In November, a month after the disastrous rollout of Obamacare, ATR’s Alyssa Canobbio reported that the Obama Administration Spent $4.5 Billion on State Healthcare Websites. Of the states collecting federal grant money to help build, run, and maintain state exchange websites, five states are responsible for spending at least $1 billion of the total $4.5 billion federal taxpayer dollars. Although the five states received disproportionate federal funding to ensure sites were running properly and on time, their state exchange websites epitomize the shortcomings of the online market place under the Affordable Care Act. Here is a quick rundown of how each state got themselves into this predicament and where they are now:
Oregon: Total Federal Grants: $305,206,587
Although Cover Oregon was touted as one of the White House’s favorite health exchanges, reality quickly set in when enrollees were devastatingly low. Now Oregon is forced to consider scrapping the entire website. More troubling is the fact members of Congress have called for a federal investigation into how Cover Oregon managed to spend $305 million on a broken exchange.
Vermont: Total Federal Grants: $208,232,414
The independently operated Vermont Health Connect used CGI, the former lead contractor for HealthCare.gov, and faced a myriad of issues just like their federal counterpart. The state exchange was not functioning on October 1 and problems with small business insurance options have persisted and remain unfixed today. Like Oregon, Vermont lawmakers are also requesting a federal investigation into the much maligned state-run website.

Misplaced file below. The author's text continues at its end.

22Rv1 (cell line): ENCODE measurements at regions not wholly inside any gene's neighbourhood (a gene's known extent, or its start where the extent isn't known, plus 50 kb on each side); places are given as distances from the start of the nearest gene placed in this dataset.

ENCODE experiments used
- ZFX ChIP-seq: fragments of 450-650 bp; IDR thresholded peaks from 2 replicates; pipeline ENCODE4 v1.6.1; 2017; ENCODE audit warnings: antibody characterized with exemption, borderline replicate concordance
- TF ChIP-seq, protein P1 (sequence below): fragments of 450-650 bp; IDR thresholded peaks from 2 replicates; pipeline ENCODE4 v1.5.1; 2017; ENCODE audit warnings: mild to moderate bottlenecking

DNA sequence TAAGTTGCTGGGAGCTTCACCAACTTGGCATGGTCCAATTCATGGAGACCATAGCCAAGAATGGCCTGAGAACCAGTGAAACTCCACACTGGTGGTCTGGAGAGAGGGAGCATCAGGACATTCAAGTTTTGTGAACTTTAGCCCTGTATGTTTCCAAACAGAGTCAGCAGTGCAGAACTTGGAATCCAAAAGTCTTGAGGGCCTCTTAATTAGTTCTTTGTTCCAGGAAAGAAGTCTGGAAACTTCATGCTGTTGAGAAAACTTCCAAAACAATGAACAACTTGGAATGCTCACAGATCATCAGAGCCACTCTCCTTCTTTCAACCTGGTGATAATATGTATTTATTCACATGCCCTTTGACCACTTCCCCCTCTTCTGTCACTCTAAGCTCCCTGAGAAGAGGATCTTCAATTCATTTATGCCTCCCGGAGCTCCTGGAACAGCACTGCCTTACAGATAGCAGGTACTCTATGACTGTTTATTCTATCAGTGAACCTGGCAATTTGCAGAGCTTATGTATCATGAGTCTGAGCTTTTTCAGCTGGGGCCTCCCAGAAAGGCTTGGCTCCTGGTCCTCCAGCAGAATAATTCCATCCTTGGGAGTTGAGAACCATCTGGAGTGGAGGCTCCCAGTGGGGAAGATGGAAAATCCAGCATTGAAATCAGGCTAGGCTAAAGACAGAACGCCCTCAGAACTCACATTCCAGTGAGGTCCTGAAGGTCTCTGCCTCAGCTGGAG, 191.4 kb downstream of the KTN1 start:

Hawaii: Total Federal Grants: $205,342,270
Hawaii received gracious federal funding to create an online health exchange, and the state also shelled out an additional $120 million into the Hawaii Health Connector. Problem is, Hawaii has the lowest number of enrollees of all the states, only 4,300. The low number is less alarming when considering the smaller population, but when federal and state contributions are added together, each enrollee has cost taxpayers roughly $75,500.
Massachusetts: Total Federal Grants: $179,036,455
The Massachusetts online exchange, called the Connector, is labeled as “America’s Worst-Performing ObamaCare Exchange” by Forbes. According to Forbes, the website has encountered numerous problems of users trying to enroll, and has only enrolled 5,428 people, a mere .02% of the first-year goal. Massachusetts will continue to work with CGI, but has paid technology firm Optum another $10 million to help fix the site.
Maryland: Total Federal Grants: $171,013,111
Leading up to the launch of Maryland’s online exchange, it would have been wise for state officials to listen to warnings about the ill-fated website. Instead, the website launched as scheduled and subsequently has encountered continued technical problems. Earlier this week it was announced that the Maryland Health Benefit Exchange voted to terminate the $193 million contract with its IT contractor, Noridian Healthcare Solutions.
These five exchanges prove that throwing billions of dollars towards the development of online exchanges is pointless if the whole underlying framework is flawed. Taxpayers have funded the underperforming and dysfunctional state exchanges and will continue to suffer unless key issues, both technical and legislative, are properly addressed.
Photo credit: Shane T. McCoy